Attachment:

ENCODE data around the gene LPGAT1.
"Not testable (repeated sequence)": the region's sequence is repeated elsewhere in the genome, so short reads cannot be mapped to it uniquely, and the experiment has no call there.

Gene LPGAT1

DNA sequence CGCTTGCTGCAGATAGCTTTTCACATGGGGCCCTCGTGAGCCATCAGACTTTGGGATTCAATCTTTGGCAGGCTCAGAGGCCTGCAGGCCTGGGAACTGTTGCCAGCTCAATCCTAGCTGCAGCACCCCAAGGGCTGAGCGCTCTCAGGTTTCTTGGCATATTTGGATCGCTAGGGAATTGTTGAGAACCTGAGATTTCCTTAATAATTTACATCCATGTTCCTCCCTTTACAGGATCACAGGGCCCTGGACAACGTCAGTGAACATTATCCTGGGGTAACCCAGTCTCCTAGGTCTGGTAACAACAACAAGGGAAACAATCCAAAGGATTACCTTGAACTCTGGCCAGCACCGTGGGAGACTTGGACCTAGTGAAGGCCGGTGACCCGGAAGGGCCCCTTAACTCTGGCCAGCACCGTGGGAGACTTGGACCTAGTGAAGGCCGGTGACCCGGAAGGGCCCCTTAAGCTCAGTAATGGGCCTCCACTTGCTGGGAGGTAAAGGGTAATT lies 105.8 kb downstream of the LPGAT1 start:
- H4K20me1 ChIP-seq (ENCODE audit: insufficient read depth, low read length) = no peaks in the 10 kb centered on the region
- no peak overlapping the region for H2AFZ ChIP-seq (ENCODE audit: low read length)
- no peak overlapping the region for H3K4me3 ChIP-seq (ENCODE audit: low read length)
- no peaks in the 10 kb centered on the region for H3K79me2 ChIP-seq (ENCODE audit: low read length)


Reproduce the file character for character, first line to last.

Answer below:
ENCODE data around the gene LPGAT1.
"Not testable (repeated sequence)": the region's sequence is repeated elsewhere in the genome, so short reads cannot be mapped to it uniquely, and the experiment has no call there.

Gene LPGAT1

DNA sequence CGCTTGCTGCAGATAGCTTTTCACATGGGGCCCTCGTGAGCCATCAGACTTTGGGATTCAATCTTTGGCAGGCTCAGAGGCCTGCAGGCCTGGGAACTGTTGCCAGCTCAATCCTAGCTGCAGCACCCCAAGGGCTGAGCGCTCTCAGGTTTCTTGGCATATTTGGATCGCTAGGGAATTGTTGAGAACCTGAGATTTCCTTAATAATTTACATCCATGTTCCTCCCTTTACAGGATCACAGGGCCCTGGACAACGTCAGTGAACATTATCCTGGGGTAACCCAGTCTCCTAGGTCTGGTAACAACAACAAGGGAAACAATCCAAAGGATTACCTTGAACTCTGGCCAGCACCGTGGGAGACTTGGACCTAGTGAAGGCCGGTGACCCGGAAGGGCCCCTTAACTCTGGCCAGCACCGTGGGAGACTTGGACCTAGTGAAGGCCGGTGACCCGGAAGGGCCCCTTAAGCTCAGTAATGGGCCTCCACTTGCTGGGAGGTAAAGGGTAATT lies 105.8 kb downstream of the LPGAT1 start:
- H4K20me1 ChIP-seq (ENCODE audit: insufficient read depth, low read length) = no peaks in the 10 kb centered on the region
- no peak overlapping the region for H2AFZ ChIP-seq (ENCODE audit: low read length)
- no peak overlapping the region for H3K4me3 ChIP-seq (ENCODE audit: low read length)
- no peaks in the 10 kb centered on the region for H3K79me2 ChIP-seq (ENCODE audit: low read length)